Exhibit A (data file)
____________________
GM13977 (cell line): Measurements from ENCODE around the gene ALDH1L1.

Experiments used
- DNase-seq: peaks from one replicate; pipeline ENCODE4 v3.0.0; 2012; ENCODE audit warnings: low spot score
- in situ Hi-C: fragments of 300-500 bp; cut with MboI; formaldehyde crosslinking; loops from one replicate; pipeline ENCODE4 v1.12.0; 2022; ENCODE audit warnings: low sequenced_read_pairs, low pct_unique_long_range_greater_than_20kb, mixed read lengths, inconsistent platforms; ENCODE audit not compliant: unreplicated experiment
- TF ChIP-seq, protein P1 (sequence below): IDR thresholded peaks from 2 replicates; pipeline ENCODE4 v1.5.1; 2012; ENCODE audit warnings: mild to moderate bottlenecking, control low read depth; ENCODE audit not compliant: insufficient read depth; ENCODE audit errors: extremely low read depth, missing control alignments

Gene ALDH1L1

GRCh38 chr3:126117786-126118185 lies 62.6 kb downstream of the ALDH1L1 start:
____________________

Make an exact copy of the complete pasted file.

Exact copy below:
GM13977 (cell line): Measurements from ENCODE around the gene ALDH1L1.

Experiments used
- DNase-seq: peaks from one replicate; pipeline ENCODE4 v3.0.0; 2012; ENCODE audit warnings: low spot score
- in situ Hi-C: fragments of 300-500 bp; cut with MboI; formaldehyde crosslinking; loops from one replicate; pipeline ENCODE4 v1.12.0; 2022; ENCODE audit warnings: low sequenced_read_pairs, low pct_unique_long_range_greater_than_20kb, mixed read lengths, inconsistent platforms; ENCODE audit not compliant: unreplicated experiment
- TF ChIP-seq, protein P1 (sequence below): IDR thresholded peaks from 2 replicates; pipeline ENCODE4 v1.5.1; 2012; ENCODE audit warnings: mild to moderate bottlenecking, control low read depth; ENCODE audit not compliant: insufficient read depth; ENCODE audit errors: extremely low read depth, missing control alignments

Gene ALDH1L1

GRCh38 chr3:126117786-126118185 lies 62.6 kb downstream of the ALDH1L1 start: